What to Do When You’re Not at the Olympics in London: A Gentleman’s Day Out

500,000 visitors will come to London for the Olympics this month. Below are some other diversions to enjoy when you’re not at the Olympics.

Olympic mania comes in the form of a “gentleman’s day out” in London. See below to discover where to follow the bankers for cocktails at 7:00 a.m., the best barber for a shave, where to buy a good cigar or special-order a shotgun, browse antiquarian maps, or get fitted for a suit…

There’s no better place in the world for a fellow to indulge himself than where the very concept of a “gentleman” was first thought up. London is where cigars, shotguns and suits are still sold to royalty by the longest-established specialists of their kind in the world. You just need to know where to go…

Start with breakfast at the Hawksmoor Guildhall, preserve of bankers, day-traders and other City types. The menu is a manly affair. Order a flame-grilled steak with hash browns and eggs and sink into a burgundy leather couch.

You can opt for manx kippers or devilled kidneys on toast. I had the best full English breakfast I’ve ever eaten: plum pudding bacon, sausages (made with pork, beef and mutton), black pudding, fried eggs, grilled mushrooms, roast tomatoes, and baked beans with pig’s trotter.

Cocktails are served from 7 a.m. If you’re meeting your London broker and he has bad news, go for a Corpse Reviver: Gin, curacao, lillet blanc, lemon juice and a dash of absinthe. Discreetly tucked onto Basinghall Street opposite the 700-year-old Mayor’s and City of London Courts, you’ll find details on the Hawksmoor here.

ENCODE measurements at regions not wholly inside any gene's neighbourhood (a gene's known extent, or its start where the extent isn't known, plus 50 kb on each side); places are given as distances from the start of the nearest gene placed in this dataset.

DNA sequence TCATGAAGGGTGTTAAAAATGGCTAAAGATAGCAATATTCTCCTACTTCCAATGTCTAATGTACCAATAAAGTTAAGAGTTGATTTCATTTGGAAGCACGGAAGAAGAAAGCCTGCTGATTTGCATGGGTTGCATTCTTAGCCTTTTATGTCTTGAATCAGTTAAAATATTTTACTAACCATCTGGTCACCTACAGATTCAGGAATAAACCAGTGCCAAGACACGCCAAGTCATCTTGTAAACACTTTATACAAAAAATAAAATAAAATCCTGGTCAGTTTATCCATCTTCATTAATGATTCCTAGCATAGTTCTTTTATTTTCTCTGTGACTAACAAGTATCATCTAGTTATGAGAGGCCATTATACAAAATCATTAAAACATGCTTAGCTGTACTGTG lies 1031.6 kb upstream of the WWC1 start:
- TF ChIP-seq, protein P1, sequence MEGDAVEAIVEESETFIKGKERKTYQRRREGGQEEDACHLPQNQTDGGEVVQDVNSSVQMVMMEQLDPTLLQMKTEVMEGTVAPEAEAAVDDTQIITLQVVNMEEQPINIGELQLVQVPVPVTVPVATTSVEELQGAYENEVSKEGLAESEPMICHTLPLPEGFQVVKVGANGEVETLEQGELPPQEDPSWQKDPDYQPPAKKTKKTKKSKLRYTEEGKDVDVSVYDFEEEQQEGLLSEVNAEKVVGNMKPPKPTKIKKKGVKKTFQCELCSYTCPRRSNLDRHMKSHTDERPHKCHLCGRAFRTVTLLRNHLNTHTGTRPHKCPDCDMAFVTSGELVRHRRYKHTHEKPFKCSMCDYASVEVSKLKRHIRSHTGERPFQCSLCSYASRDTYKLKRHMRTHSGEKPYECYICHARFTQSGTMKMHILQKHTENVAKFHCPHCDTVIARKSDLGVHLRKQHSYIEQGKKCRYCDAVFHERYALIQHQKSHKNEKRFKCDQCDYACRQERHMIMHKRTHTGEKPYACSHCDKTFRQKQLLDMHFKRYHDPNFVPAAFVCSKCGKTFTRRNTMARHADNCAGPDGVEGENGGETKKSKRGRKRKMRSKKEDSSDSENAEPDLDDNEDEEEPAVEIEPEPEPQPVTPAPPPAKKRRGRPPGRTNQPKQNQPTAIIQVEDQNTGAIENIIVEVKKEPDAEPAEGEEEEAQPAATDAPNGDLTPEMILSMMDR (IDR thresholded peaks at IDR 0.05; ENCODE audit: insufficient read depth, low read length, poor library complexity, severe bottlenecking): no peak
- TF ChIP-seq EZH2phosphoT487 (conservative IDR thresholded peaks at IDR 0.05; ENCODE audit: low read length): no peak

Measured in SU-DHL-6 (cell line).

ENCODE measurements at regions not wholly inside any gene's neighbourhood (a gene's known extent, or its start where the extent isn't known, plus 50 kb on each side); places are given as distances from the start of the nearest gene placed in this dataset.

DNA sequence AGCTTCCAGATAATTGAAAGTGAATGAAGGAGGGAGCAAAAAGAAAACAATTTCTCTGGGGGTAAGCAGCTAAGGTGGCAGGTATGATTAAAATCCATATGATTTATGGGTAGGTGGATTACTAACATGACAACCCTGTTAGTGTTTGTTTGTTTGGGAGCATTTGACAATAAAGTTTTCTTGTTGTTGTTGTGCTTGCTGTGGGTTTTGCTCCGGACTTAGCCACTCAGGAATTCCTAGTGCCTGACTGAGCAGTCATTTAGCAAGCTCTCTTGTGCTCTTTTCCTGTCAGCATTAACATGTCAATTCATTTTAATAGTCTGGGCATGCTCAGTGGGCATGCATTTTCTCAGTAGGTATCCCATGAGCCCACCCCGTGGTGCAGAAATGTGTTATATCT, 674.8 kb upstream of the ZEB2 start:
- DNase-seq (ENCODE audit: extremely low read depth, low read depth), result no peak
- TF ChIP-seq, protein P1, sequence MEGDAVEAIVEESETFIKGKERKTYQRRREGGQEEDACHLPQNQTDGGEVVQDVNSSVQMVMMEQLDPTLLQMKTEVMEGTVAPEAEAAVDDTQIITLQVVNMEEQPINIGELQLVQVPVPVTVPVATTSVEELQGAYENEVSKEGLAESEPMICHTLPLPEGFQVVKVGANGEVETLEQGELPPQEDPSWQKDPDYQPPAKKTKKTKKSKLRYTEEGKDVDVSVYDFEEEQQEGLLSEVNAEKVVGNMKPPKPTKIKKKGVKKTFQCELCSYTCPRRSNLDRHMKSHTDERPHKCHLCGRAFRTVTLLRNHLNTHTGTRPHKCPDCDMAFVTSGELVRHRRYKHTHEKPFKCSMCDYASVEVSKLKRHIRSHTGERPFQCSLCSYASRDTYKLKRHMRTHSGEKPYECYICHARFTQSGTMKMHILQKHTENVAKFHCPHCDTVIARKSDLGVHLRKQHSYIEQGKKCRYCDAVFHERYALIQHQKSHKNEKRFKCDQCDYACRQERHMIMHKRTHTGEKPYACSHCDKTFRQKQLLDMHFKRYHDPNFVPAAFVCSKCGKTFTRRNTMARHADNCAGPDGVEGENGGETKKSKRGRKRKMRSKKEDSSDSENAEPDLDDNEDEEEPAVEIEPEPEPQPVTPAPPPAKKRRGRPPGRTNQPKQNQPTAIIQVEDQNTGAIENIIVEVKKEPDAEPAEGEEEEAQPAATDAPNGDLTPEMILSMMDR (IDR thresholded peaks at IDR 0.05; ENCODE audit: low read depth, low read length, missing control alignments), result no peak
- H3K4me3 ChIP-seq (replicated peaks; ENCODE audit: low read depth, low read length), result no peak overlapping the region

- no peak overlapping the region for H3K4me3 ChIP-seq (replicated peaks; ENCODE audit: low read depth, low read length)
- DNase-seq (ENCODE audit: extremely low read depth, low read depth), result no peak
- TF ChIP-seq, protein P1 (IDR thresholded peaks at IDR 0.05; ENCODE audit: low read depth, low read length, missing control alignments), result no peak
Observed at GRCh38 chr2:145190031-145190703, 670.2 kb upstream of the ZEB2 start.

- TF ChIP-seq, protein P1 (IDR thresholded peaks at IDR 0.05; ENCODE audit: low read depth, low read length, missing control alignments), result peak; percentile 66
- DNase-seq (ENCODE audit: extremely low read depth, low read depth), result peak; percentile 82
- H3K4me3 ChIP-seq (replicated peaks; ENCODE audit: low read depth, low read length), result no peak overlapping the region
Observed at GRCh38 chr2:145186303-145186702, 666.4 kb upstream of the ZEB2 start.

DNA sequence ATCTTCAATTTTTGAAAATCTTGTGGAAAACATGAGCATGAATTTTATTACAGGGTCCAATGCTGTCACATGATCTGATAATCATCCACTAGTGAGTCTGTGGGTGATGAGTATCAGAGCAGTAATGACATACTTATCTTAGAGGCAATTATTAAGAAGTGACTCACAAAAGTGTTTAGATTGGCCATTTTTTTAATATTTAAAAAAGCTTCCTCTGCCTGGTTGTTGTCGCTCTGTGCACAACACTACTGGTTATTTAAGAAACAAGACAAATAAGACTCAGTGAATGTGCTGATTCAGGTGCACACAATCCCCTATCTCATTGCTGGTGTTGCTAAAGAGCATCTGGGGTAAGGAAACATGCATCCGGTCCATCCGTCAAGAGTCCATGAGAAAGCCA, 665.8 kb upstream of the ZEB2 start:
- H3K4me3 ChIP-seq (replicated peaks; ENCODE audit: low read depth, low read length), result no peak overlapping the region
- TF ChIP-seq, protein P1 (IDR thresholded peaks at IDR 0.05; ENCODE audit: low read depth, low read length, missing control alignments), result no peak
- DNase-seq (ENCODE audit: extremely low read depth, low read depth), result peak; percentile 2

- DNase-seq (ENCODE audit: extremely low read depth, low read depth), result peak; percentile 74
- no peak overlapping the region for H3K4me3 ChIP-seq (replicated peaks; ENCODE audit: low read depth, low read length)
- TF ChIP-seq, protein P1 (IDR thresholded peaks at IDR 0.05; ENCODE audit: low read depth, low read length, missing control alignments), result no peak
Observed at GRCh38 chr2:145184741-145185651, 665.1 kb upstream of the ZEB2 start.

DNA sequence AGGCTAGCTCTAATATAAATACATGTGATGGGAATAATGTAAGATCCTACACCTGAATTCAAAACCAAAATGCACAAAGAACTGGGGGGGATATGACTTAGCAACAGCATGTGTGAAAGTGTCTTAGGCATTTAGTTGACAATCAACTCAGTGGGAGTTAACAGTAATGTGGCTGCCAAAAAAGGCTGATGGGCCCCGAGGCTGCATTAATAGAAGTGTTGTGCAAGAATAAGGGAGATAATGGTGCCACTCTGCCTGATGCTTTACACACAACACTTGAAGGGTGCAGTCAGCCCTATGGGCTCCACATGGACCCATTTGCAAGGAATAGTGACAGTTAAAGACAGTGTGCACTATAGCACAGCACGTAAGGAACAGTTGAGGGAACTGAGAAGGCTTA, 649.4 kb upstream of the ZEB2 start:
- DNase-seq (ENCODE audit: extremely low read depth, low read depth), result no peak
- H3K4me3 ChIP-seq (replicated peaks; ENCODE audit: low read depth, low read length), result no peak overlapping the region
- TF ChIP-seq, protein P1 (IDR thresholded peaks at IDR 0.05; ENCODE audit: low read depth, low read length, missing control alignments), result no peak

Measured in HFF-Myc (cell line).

Take a break from the Olympics in London: Have a shave

A barber’s chair is the best place to digest a meaty breakfast and my favorite is in Mayfair. The trouble with traditional establishments is that sometimes they have the tradition but have lost the sense of service. Not so Trumpers, in business since 1875. Here my barber talks longingly about the days when his clients were smartly-uniformed cadets from Sandhurst or wore bowler hats (he still gets a few).

Good to know some things don’t change, and I had an impeccable wet shave beneath a portrait of the Prince of Wales. Each wooden cubicle has a red velvet curtain, but ask to have it left open and use the mirrors to look behind you…you never know who’ll come in.

It isn’t cheap—$109 for a shave and a trim—but pay peanuts and you’ll get monkeys, and I’m not keen on having a primate shave me. Instead, ask for Gary Stevens and tell him I sent you. He’s been in the business for 46 years, 22 of those here at Trumper’s, and he knows how to treat a fellow.

After Gary’s attentions you have just enough time to pop next door to Heywood Books (once home to writer Nancy Mitford). Established over 70 years ago, its wooden tables heave with books on architecture, literature and travel, some quite unusual—I found an impressive leather-bound volume, Savage Sudan: Its Wild Tribes, Big Game and Bird Life.

Ordering a new shotgun or rifle is not something you do every day. So—if you can afford it—do it in style. Close to Trumper’s—just around the corner from the Dorchester Hotel—you’ll find James Purdey & Sons. In business since 1814, they’ve made guns for at least five English monarchs, including Queen Victoria (she gave them to the Imam of Muscat).